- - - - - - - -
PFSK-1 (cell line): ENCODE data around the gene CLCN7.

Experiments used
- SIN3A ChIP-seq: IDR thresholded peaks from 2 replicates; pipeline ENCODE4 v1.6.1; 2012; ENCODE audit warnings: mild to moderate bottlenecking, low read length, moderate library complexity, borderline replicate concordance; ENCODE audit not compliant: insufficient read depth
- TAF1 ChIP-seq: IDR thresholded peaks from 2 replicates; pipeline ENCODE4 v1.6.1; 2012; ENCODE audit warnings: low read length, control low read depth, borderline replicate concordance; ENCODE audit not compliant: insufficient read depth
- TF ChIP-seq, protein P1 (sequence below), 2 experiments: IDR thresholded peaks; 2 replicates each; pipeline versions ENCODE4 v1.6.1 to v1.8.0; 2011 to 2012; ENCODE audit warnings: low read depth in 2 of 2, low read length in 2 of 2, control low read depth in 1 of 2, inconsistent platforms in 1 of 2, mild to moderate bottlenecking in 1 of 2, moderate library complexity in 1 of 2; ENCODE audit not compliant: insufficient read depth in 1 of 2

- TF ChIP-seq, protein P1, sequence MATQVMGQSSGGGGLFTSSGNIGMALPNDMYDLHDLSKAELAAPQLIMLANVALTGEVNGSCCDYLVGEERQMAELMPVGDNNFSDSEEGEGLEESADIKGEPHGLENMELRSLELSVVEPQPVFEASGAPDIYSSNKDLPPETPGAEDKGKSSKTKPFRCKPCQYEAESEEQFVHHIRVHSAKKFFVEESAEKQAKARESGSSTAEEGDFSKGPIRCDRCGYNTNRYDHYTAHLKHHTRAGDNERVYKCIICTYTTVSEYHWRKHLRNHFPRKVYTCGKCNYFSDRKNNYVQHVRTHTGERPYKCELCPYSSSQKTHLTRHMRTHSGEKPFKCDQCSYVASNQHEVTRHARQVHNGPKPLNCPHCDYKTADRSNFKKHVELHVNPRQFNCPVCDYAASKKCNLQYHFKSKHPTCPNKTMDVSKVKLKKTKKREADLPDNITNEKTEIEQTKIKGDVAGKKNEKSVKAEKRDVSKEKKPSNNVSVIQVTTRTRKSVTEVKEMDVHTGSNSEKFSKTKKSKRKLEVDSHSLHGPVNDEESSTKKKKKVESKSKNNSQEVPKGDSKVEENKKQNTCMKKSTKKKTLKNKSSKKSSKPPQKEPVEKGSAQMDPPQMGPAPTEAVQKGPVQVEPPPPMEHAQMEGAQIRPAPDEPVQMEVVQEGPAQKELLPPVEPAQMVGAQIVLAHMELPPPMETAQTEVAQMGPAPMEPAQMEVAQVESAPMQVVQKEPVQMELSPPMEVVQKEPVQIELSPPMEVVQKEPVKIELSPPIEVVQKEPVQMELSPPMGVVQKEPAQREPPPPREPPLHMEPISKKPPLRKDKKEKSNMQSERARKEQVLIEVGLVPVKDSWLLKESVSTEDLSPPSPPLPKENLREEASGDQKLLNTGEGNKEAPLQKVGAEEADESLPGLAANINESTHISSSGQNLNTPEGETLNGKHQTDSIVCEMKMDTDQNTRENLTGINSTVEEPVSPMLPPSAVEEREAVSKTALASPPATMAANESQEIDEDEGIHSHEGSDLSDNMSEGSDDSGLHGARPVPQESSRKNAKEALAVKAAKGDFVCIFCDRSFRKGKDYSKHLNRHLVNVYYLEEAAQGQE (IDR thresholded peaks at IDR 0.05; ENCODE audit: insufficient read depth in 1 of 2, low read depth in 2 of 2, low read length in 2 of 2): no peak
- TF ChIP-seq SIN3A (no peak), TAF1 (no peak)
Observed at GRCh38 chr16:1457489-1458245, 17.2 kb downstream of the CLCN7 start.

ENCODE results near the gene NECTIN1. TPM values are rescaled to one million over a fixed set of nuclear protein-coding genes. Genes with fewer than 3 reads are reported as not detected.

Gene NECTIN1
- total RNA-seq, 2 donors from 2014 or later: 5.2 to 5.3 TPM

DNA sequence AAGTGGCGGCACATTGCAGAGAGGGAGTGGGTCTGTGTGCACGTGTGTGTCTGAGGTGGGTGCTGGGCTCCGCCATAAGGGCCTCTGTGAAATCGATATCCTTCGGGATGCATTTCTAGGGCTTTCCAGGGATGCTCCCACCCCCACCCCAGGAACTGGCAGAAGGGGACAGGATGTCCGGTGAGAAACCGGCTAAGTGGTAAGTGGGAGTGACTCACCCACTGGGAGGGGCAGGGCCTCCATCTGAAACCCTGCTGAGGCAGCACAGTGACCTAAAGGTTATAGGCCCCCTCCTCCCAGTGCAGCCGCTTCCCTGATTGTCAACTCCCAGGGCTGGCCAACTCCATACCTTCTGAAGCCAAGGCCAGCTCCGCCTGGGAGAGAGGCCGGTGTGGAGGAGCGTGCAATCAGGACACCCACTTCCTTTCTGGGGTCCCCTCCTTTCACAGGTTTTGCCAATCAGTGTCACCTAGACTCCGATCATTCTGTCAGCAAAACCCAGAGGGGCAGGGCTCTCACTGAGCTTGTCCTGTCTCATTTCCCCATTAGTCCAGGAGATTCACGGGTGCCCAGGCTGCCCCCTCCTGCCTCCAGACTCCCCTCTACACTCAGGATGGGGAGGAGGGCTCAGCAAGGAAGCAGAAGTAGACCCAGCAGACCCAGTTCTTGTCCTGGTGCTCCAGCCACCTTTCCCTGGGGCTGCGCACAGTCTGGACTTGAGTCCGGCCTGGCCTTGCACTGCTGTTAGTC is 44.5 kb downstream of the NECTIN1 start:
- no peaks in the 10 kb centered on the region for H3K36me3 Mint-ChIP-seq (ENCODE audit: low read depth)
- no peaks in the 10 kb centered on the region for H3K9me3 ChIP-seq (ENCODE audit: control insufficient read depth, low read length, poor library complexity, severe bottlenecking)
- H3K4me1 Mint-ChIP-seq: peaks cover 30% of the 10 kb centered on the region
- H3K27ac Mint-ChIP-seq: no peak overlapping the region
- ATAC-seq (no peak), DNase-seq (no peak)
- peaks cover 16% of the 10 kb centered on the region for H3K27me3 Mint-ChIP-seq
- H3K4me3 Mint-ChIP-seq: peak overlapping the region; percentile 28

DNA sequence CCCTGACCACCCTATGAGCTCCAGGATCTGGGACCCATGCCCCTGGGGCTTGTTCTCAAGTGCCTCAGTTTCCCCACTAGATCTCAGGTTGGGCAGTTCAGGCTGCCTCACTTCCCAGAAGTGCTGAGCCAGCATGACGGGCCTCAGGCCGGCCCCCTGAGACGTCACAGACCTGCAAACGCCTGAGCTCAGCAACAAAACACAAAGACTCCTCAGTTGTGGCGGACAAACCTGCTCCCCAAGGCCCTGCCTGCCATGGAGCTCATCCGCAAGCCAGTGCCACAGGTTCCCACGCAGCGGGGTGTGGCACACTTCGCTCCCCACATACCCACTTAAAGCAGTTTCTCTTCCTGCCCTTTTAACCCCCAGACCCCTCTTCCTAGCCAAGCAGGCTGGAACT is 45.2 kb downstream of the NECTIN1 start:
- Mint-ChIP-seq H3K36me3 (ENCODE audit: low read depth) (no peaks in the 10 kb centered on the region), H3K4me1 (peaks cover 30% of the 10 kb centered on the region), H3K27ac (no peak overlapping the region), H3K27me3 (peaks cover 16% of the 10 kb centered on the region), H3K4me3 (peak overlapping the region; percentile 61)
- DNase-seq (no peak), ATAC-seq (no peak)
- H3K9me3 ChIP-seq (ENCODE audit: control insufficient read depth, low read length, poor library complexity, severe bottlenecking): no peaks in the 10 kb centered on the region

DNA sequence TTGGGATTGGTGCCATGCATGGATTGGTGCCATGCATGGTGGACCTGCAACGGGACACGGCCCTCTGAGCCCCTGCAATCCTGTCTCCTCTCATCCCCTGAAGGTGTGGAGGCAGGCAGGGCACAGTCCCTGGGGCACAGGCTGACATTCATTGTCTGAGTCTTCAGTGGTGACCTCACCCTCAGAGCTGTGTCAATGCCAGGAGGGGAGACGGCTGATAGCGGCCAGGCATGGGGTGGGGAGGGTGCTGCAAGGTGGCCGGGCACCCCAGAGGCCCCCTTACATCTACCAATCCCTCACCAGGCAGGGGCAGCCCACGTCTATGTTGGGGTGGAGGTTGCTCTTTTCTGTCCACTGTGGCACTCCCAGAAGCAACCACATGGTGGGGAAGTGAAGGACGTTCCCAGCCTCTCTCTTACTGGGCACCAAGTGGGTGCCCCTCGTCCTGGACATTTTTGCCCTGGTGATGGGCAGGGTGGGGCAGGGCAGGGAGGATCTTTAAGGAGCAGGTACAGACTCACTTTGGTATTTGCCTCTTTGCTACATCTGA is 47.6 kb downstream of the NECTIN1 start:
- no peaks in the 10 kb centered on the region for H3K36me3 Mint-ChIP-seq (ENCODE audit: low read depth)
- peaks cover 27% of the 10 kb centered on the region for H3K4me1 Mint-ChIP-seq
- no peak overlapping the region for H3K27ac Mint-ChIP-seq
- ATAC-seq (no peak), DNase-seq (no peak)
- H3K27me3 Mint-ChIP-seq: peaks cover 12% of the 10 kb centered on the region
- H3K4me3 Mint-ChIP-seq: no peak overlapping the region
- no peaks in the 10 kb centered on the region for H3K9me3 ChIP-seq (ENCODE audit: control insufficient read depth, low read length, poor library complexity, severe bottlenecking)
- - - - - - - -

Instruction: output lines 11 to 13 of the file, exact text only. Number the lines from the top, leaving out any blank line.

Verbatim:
- total RNA-seq, 2 donors from 2014 or later: 5.2 to 5.3 TPM

DNA sequence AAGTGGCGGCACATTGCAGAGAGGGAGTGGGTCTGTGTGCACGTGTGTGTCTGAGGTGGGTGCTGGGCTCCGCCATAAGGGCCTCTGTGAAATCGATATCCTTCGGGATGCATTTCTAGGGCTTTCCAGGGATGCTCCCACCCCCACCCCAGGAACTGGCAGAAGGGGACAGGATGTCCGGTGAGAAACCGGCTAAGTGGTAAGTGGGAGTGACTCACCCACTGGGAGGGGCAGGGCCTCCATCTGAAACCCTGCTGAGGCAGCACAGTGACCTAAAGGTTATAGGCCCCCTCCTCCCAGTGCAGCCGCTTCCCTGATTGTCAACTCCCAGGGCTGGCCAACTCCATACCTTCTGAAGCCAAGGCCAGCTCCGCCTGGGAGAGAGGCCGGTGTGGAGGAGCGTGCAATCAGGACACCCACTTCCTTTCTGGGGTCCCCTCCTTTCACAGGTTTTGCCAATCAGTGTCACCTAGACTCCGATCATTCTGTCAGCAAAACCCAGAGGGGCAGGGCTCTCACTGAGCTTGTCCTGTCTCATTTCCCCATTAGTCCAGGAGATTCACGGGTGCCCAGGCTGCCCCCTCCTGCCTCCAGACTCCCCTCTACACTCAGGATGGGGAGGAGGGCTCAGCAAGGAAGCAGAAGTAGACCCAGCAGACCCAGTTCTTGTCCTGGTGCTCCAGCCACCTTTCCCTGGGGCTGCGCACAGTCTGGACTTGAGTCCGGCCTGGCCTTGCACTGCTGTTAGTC is 44.5 kb downstream of the NECTIN1 start:
- no peaks in the 10 kb centered on the region for H3K36me3 Mint-ChIP-seq (ENCODE audit: low read depth)